We study the water quality in an urban district, where the surface wind distribution is an essential input but undergoes high spatial and temporal variations due to the impact of surrounding buildings. In this work, we develop an optimal sensor placement scheme to measure the wind distribution over a large urban reservoir using a limited number of wind sensors. Unlike existing solutions that assume Gaussian process of target phenomena, this study measures the wind that inherently exhibits strong non-Gaussian yearly distribution. By leveraging the local monsoon characteristics of wind, we segment a year into different monsoon seasons that follow a unique distribution respectively. We also use computational fluid dynamics to learn the spatial correlation of wind. The output of sensor placement is a set of the most informative locations to deploy the wind sensors, based on the readings of which we can accurately predict the wind over the entire reservoir in real time. Ten wind sensors are deployed. The in-field measurement results of more than 3 months suggest that the proposed sensor placement and spatial prediction scheme provides accurate wind measurement that outperforms the state-of-the-art Gaussian model based on interpolation-based approaches.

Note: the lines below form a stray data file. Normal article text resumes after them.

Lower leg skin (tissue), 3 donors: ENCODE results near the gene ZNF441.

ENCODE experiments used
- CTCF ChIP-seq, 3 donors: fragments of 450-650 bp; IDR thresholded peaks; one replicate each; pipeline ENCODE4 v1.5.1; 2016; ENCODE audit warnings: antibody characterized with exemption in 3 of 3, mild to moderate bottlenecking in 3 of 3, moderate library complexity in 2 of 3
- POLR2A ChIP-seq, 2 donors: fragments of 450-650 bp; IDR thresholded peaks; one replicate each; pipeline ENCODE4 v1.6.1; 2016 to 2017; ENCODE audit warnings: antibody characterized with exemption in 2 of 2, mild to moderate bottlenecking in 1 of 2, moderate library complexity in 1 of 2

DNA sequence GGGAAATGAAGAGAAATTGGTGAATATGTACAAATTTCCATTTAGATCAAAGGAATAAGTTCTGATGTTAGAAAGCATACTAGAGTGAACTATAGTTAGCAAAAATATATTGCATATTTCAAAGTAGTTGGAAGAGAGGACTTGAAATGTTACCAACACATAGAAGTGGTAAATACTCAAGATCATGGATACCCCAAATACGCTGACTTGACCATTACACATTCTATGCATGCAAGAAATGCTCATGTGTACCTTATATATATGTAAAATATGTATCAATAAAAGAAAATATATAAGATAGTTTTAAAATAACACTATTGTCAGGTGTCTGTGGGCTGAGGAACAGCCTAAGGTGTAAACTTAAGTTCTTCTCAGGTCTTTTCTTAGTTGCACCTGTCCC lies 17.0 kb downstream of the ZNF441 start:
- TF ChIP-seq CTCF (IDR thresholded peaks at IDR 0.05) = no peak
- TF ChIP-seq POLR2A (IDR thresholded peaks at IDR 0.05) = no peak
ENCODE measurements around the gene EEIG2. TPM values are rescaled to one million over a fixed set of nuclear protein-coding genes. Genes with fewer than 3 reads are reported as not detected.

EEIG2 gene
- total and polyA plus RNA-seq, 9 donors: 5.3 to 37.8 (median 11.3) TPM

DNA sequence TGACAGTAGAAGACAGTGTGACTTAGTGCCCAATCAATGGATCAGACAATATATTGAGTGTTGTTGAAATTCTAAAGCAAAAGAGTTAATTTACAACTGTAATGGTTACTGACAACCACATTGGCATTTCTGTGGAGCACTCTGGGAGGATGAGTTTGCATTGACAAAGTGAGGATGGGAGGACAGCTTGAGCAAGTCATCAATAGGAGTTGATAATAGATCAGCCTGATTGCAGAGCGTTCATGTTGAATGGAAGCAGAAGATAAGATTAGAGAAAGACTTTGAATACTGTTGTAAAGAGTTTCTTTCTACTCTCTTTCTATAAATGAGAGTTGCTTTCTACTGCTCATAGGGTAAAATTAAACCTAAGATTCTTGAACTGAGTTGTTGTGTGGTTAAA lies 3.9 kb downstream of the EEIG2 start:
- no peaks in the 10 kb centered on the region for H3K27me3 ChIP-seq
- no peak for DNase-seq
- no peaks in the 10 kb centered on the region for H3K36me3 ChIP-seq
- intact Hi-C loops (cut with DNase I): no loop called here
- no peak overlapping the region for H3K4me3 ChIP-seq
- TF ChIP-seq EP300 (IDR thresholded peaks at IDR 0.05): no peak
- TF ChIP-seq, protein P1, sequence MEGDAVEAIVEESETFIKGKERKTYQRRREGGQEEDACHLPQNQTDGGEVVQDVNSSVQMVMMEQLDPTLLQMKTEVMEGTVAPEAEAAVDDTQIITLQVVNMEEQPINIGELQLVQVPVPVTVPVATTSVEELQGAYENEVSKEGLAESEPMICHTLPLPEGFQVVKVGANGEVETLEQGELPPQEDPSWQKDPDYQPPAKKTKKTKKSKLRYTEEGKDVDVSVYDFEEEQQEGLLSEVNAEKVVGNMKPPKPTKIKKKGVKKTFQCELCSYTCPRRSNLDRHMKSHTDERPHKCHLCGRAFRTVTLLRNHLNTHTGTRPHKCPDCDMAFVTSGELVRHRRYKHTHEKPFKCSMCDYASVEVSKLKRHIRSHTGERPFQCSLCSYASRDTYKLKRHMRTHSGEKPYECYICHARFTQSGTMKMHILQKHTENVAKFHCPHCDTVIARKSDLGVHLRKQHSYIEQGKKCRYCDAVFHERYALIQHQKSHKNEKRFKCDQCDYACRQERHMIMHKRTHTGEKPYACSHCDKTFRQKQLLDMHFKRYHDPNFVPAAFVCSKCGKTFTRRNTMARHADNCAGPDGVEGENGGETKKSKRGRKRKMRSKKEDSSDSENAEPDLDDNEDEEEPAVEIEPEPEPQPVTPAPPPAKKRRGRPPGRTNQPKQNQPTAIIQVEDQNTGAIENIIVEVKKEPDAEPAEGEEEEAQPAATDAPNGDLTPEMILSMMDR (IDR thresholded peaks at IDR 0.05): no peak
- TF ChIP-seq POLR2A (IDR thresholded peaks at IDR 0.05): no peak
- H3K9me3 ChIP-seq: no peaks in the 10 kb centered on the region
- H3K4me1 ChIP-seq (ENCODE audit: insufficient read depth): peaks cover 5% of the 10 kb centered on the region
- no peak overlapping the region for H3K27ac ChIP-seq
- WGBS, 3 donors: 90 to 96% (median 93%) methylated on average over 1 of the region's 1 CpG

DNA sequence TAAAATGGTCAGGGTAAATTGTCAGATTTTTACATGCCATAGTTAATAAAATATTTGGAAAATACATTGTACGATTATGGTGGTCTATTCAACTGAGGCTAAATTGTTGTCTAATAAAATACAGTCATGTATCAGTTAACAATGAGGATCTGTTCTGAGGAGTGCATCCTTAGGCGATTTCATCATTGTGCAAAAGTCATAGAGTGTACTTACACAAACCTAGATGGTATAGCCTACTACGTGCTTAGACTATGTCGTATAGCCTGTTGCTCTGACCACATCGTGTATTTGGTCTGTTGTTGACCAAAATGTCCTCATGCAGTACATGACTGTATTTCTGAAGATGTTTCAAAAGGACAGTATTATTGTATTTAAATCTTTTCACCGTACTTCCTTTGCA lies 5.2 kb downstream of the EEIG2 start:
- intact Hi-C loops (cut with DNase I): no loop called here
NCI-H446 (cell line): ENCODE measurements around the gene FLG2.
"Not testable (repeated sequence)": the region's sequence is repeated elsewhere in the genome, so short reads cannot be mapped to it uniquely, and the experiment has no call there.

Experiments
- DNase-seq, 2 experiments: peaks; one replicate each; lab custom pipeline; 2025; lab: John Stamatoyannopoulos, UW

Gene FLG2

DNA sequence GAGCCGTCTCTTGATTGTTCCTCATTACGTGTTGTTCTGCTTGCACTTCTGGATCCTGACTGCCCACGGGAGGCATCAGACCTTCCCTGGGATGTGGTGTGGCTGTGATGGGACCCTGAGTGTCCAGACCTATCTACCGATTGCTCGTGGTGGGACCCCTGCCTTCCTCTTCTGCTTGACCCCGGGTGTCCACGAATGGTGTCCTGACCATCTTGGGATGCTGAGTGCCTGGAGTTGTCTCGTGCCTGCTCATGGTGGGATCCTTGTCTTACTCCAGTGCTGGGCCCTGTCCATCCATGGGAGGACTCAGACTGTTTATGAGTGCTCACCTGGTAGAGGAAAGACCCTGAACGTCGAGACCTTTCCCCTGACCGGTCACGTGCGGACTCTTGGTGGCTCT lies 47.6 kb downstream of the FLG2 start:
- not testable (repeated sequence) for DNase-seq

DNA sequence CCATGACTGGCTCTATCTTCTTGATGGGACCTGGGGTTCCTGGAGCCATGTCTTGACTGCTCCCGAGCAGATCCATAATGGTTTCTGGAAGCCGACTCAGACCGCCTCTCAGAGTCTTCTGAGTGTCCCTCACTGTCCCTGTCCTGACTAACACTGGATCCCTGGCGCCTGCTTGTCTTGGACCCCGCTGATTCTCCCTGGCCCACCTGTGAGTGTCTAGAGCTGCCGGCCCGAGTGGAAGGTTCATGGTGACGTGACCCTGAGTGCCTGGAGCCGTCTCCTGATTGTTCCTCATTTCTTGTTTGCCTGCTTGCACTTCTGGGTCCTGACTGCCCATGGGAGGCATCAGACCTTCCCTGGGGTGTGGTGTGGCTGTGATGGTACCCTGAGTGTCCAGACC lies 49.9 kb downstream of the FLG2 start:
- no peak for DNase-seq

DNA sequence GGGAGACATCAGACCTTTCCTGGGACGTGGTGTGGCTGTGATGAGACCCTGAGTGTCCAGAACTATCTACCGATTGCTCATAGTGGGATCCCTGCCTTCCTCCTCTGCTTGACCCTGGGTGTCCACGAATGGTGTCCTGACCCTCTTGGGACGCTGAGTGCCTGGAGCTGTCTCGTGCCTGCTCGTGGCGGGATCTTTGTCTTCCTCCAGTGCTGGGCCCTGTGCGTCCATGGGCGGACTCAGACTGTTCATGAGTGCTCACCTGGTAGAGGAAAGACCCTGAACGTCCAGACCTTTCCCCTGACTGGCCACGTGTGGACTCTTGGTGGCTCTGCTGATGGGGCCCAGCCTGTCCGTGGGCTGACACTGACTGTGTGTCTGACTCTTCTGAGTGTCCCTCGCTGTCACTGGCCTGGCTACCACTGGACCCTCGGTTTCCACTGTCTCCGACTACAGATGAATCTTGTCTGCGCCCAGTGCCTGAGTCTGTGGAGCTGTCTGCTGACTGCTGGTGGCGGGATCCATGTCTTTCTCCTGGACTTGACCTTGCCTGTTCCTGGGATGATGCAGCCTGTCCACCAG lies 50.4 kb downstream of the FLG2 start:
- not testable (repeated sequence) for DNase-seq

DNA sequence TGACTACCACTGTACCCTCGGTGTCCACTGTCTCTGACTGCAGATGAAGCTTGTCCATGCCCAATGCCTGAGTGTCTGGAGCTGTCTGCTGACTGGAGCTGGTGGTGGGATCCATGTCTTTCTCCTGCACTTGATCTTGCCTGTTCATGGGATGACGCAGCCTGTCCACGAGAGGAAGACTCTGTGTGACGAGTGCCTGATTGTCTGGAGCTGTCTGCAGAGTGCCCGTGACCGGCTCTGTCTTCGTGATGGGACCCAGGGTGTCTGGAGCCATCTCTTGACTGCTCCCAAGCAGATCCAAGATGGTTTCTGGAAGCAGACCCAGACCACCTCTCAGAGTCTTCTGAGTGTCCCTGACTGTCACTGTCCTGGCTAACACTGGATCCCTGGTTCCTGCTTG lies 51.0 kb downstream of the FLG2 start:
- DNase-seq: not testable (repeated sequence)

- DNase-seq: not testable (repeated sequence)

|Number of pages||27|
|Journal||ACM Transactions on Sensor Networks|
|Early online date||1 Feb 2015|
|Publication status||Published - 1 May 2015|
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- Department of Engineering and Technology - Senior Lecturer in Automotive Engineering
- School of Computing and Engineering
- Centre for Efficiency and Performance Engineering - Member
- Centre for Thermofluids, Energy Systems and High-Performance Computing - Member